Mit Joyner Wants Greater Unity Among Social Workers

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Mildred “Mit” Joyner has thrown her hat into the ring seeking the vice presidency of the National Association of Social Workers (NASW).  The former president and board chair of the Council on Social Work Education (CSWE) recently retired from academia after a distinguished 25-year career at West Chester University in Pennsylvania where she was professor of social work and chaired the baccalaureate social work program.  Now she is itching to get back in the game and use the leadership skills she has honed for decades as an educator, administrator and community activists to promote the profession she loves.  “Several people encouraged me to seek the position,” Joyner recalled.  “My first reaction was to decline and then I thought about it and decided to throw my hat into the ring.”

Having provided national leadership for CSWE, Joyner believes she can be an effective leader for the nation’s largest social work organization by working to bring social workers together across all lines.  “I have worked with many organizations over the years and have developed relationships with key people and that will help me work with President Darrell Wheeler to bring people together and strengthen our profession,” she stated.  “I love working with people and building alliances that result in empowerment especially for those who are most vulnerable in our society.  Eradicating the “ism’s” has been and is still is my life goal, which is why I continue to serve on boards and committees that have like missions.”


Since her retirement from West Chester University, Joyner has stayed busy managing her business, MCJ Consultants, which provides technical assistants to organizations and supervision for clinical social workers or those obtaining an LCSW who are in need of supportive supervision.  She has served as a director of DNB First, a Chester County bank for nearly a decade, the first African American woman on the DNB board of directors.  She is a founding board member of the Congressional Research Institute for Social Work and Policy (CRISP) and also serves on the board of directors of the Chester County Food Bank which is committed to alleviating hunger in Chester County, PA.

Joyner began her social work career after earning her MSW degree from Howard University School of Social Work in Administration, Planning and Policy.  After five years with the Chester County Department of Children, Youth and Families, she moved to West Chester University and became nationally recognized for her work in gerontology social work education.  In 2005, the Association for Gerontology in Social Work established a scholarship in her honor—the Mit Joyner Gerontology Leadership Award—for undergraduate faculty and students.   She also served as a board member for the Institute for Geriatric Social Work.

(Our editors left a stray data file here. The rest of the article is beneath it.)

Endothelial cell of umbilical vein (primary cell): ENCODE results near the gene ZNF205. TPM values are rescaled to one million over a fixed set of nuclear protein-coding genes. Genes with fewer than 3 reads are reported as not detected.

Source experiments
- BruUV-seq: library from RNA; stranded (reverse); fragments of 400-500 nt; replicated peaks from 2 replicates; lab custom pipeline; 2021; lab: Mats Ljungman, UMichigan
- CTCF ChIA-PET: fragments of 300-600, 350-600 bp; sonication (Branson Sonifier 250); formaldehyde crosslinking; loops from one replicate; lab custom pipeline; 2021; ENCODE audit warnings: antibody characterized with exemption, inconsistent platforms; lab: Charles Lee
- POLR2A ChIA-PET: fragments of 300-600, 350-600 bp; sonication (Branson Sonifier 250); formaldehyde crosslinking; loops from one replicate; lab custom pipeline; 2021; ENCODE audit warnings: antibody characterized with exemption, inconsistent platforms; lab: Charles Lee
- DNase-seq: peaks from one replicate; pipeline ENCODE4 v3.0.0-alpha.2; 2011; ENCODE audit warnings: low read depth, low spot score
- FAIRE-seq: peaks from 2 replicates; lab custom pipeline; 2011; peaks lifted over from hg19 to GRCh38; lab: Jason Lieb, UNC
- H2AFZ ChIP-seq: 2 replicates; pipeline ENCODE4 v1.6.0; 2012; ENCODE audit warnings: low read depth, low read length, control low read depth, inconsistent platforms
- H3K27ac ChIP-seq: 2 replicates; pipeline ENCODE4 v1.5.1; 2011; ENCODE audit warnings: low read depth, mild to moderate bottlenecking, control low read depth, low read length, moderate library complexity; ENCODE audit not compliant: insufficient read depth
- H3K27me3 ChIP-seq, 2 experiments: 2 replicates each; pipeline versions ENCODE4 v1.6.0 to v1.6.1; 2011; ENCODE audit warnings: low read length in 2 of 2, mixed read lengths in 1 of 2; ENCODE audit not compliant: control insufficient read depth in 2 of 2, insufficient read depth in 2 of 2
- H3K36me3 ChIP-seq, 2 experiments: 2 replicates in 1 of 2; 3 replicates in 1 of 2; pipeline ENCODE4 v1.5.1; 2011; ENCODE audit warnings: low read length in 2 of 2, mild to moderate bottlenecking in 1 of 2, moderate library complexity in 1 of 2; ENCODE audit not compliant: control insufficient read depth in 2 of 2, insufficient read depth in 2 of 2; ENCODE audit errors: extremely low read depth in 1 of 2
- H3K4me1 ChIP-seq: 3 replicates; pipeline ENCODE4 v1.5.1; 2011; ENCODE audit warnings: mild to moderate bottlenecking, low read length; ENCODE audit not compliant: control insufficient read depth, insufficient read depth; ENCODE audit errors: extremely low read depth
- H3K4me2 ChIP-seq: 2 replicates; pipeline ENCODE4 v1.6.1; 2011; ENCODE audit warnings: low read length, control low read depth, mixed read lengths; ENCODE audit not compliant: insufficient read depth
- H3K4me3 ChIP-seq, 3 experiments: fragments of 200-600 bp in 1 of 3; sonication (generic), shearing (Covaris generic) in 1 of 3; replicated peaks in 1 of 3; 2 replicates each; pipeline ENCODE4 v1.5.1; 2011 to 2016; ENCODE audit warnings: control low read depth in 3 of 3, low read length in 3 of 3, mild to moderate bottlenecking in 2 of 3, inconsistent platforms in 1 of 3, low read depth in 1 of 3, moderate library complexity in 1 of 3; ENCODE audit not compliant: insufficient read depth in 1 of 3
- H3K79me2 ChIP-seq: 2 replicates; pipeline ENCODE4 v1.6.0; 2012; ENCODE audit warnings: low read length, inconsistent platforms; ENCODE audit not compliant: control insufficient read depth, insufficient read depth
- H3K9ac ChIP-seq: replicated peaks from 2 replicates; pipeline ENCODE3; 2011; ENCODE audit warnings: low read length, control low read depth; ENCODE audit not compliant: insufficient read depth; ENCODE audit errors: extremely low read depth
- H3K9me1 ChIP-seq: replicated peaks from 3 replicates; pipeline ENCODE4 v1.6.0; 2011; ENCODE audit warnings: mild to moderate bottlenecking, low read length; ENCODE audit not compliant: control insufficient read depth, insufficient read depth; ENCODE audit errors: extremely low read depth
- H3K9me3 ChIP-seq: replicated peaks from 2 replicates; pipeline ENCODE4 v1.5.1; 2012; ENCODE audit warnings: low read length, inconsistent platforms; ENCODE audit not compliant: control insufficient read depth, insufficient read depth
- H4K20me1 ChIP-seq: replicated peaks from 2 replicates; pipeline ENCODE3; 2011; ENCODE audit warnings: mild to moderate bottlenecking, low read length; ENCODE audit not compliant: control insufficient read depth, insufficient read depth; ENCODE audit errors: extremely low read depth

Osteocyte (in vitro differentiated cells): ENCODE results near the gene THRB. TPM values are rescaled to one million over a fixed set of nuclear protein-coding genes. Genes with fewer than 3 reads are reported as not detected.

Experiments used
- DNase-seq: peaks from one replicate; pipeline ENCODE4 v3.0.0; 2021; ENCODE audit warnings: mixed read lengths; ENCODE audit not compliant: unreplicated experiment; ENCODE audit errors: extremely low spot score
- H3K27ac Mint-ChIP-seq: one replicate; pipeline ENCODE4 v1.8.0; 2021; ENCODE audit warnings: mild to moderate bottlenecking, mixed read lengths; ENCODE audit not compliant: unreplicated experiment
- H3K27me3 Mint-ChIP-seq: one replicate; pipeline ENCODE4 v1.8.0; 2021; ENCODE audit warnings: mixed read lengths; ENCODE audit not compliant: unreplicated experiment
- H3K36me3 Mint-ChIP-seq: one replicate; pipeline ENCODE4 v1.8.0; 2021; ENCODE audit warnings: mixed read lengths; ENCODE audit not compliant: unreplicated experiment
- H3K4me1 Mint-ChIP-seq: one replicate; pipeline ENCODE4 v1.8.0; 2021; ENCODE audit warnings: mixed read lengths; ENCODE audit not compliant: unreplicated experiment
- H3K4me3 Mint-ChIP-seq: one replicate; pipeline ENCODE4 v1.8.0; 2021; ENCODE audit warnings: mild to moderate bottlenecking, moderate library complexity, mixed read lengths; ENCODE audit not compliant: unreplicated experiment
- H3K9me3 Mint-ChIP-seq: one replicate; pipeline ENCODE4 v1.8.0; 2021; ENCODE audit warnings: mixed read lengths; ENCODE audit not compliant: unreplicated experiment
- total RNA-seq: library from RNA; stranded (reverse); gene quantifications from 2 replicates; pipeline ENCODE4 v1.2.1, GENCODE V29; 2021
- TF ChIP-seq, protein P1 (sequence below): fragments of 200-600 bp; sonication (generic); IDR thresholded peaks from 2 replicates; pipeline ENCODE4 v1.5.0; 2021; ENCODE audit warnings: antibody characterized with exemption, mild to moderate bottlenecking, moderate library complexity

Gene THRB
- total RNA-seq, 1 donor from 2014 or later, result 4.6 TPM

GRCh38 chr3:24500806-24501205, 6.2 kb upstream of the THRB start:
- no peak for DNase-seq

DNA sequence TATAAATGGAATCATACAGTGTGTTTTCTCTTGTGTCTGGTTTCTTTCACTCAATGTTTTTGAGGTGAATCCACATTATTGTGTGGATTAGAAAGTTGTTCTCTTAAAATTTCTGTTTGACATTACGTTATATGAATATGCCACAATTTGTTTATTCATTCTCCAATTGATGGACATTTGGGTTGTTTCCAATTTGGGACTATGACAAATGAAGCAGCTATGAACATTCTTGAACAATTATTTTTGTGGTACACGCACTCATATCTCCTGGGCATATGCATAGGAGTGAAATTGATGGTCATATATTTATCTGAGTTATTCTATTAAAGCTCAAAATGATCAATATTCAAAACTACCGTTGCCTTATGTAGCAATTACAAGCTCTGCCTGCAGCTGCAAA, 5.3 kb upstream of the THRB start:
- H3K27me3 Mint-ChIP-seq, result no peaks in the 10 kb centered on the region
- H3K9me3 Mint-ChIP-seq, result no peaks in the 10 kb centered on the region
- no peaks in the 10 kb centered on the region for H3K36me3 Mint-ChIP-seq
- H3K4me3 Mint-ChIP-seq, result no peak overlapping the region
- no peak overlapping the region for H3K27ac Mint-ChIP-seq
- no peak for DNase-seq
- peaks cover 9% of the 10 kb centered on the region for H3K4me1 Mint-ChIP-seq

Her research interests extended beyond gerontology into areas of child abuse and diversity issues.  She is the co-author of Critical Multicultural Social Work published in 2008 by Lyceum Books.  She was recognized for her leadership in the social work profession by being named as a NASW Pioneer in 2013, having also served as president of the Association of Baccalaureate Social Work Programs (BPD), and chair of Living Beyond Breast Cancer, a national education and support organization whose goal is to improve the quality of life for women affected by breast cancer.  Now she wants to put her leadership skills to work again for the profession she loves.

“I want to be part of an effort to bring more unity to the social work profession,” she offered.  “Every social worker should want to be a member of NASW.  There is so much more we could accomplish by working together.  If we able to speak as an entire voice as social workers we would have significant political power.  It could make the difference in getting the Social Work Reinvestment Act passed.  If every social worker would advocate on behalf of this important legislation, if they would visit the district offices of their member of Congress, if they could rally their clients, do you realize how powerful we could be?  The more we are able to partner with people of like minds—people working to improve their communities, the more powerful we will be as social workers.”

Joyner was particularly impressed by the compassion displayed by NBA Oklahoma Thunder player Russell Westbrook who gave away the car he received as the Most Valuable Player in the NBA All-Star game to a 19-year-old mother of two that provided her with the transportation she needed to get her children to daycare and herself to school.  “Imagine if social work could find a way to work with Westbrook and his foundation, how much we could accomplish working together.”

Voting for the elected leadership of NASW ends on April 30, 2015.

Written By Charles E. Lewis Jr., Ph.D

Mit Joyner Wants Greater Unity Among Social Workers was originally published @ Congressional Research Institute for Social Work and Policy » Charles Lewis and has been syndicated with permission.


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